Known best for scoring, well, everything, Mancini also lent his talents to suspense. In 1967, he joined the team behind the unusual but oh-so-effective suspense film Wait Until Dark. You remember. Audrey Hepburn, of all people, being menaced by Alan Arkin and Richard Crenna, also of all people. And her character is blind. Based on a Broadway play that came off as a high-intensity drawing room fearfest, Wait Until Dark put Mancini into deeper waters as a composer. Hepburn got him the job—courtesy enough since he wrote “Moon River” for her—and Mancini delivered. Though his admirers dug on the score, and the film itself did fine business, the music to Wait Until Dark waited forty years for a soundtrack disc. John Caps offers insight into what many consider some of Mancini’s finest film work:
He now began to think about writing for two pianos in Wait Until Dark, one normal and one not, to get at a villain’s schizoid psychology. He requisitioned twin Baldwin pianos owned by the Warner Brothers Studio. One was tuned to the standard tuning-fork pitch of 440 cps (cycles per second); the other he detuned so that every note was a quarter-tone flat. The beginning of Wait Until Dark displays this effect: a simple A-minor triad played on one piano, then repeated by the other “flat” piano, alternating the in-tune chord with the off-tune chord. The payoff is instant and viscerally disturbing. The studio pianists recording the music (Pearl Kaufman and Jimmy Rowles) said they were experiencing vertigo as the session went on, so disorienting was the effect.
For the viewer/listener of the film, that sound goes a long way toward recreating the unsettling world of Suzie, under attack from forces she certainly cannot see nor barely comprehend. Composer and writer Irwin Bazelon declared, “The tonal distortion convincingly delineates the villain’s disturbed psychoneurotic personality; it does this by an economy of means infinitely superior to the illustrative sounds and ominous musical announcements usually associated with this type of dramatic scene.” It certainly creates what Mancini liked to call the “question mark” at the beginning of this film, raising the audience’s curiosity about “what is going on here and what is going to happen.” The detuned piano effect is even more striking when Mancini plays a phrase of single notes echoed by its own distorted image in the other detuned piano, one key at a time. With that as a backdrop, the film’s twisted main theme appears in the guise of a fateful-sounding whistler, partnered by piccolo. It is taken up then by electric harpsichord, electric guitar, and sitar.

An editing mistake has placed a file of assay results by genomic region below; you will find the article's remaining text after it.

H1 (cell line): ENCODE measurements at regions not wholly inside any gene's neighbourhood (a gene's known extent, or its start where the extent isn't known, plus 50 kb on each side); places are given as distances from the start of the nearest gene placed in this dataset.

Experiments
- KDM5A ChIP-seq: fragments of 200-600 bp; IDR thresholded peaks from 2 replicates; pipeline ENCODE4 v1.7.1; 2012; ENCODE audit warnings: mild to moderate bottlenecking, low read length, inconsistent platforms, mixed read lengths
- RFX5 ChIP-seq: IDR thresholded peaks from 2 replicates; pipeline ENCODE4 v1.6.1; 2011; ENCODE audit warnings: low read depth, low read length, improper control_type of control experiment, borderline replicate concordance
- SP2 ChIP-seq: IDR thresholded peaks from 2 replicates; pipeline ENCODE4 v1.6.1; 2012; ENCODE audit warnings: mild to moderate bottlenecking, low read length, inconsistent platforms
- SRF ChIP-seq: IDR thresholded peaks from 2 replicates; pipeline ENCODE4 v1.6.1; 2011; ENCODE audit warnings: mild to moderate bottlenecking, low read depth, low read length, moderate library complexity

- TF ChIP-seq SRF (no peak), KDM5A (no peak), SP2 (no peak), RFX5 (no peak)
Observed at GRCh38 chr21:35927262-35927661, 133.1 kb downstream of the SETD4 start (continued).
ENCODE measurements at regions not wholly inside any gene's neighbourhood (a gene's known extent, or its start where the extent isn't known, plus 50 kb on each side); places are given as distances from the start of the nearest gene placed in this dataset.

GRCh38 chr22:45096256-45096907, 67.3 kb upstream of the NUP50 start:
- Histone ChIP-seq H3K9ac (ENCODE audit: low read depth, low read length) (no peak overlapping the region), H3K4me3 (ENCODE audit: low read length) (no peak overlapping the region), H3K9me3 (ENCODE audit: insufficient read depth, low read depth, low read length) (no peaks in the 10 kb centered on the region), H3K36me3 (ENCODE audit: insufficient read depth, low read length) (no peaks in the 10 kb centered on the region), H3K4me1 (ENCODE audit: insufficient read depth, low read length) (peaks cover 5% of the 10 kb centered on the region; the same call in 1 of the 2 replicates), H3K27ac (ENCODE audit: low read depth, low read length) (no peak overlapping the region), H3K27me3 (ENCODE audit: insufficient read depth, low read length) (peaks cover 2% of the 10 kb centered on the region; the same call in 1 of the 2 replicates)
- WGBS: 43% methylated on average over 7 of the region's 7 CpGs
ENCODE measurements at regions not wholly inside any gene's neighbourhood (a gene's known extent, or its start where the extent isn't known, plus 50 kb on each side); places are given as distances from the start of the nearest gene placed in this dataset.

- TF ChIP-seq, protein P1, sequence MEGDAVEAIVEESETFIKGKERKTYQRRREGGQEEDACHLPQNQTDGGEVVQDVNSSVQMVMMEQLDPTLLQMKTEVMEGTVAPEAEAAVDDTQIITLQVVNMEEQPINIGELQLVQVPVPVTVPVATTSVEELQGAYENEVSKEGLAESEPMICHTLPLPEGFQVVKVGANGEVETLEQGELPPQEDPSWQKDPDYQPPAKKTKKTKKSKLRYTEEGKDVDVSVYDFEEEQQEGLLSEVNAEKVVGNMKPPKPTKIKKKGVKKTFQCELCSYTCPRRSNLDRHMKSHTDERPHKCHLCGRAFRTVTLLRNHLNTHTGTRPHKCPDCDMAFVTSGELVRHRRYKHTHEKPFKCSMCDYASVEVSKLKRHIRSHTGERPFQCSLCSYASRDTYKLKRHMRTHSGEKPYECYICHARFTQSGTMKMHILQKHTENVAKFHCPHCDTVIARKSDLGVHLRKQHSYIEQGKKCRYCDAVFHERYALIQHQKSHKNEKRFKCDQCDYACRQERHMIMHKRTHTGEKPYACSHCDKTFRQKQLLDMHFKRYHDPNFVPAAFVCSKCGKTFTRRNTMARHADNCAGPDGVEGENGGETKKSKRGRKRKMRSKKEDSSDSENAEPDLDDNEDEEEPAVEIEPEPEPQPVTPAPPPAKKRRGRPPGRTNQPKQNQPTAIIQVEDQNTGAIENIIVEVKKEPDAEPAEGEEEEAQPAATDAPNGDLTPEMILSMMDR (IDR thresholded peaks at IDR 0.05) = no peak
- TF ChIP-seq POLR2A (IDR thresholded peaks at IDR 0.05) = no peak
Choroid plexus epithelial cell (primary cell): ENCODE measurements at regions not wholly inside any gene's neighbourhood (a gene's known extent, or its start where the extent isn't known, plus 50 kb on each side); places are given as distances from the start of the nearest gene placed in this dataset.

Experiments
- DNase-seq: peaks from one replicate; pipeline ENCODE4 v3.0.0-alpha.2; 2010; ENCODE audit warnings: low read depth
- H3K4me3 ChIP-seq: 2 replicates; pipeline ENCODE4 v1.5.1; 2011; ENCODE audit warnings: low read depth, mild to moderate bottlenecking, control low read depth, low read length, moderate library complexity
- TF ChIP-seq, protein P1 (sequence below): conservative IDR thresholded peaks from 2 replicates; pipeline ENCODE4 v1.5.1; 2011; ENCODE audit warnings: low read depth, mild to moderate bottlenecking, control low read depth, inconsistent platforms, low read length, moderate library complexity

With such sparse yet vivid instrumental forces on hand (including two dozen strings, a Novachord polyphonic synthesizer, and a Japanese panpipe instrument called the sho), Mancini becomes the aural unconscious of this story.
As for the climax:
Once Roat has detained Sam, Suzie’s husband, who is across town and unable to come to the rescue this time (there is a clear, sincere Mancini melody associated with Sam’s warm, safe presence throughout the film and reappearing at the end), he heads for the showdown in her apartment to get the doll back. Suzie senses her vulnerability, being without sight. But she realizes, too, that she can render Roat equally blind if the whole apartment is made dark when he arrives. In a kind of frenzy, she dashes around the place wielding her walking stick toward all the lightbulbs she can find. The rising desperation of the scene is not only described by but also driven by the music cue that Mancini, in his scoring sheets, has called “Bulbous Terror”: the Novachord adds a two-note ostinato in 6/8 double time to a mix of broken slashing orchestral chords on piano. At the height of the mayhem (Suzie even breaks out into the building’s corridor to smash the bulbs there), three soprano saxes enter along with the sho on top like a taunting counterpoint until one final scream from Suzie halts the scherzo at three and a half minutes.
Scripting Hitchcock, by Walter Raubicheck and Walter Srebnick
Nominated for an Edgar Award, Scripting Hitchcock delves into two of the director’s most unabashedly horror-soaked films: The Birds and Psycho. The authors answered some questions on the films in a UIP Q&A back in 2012, and the insights come in as fast as a gull intent on Tippi Hedren’s hairpins.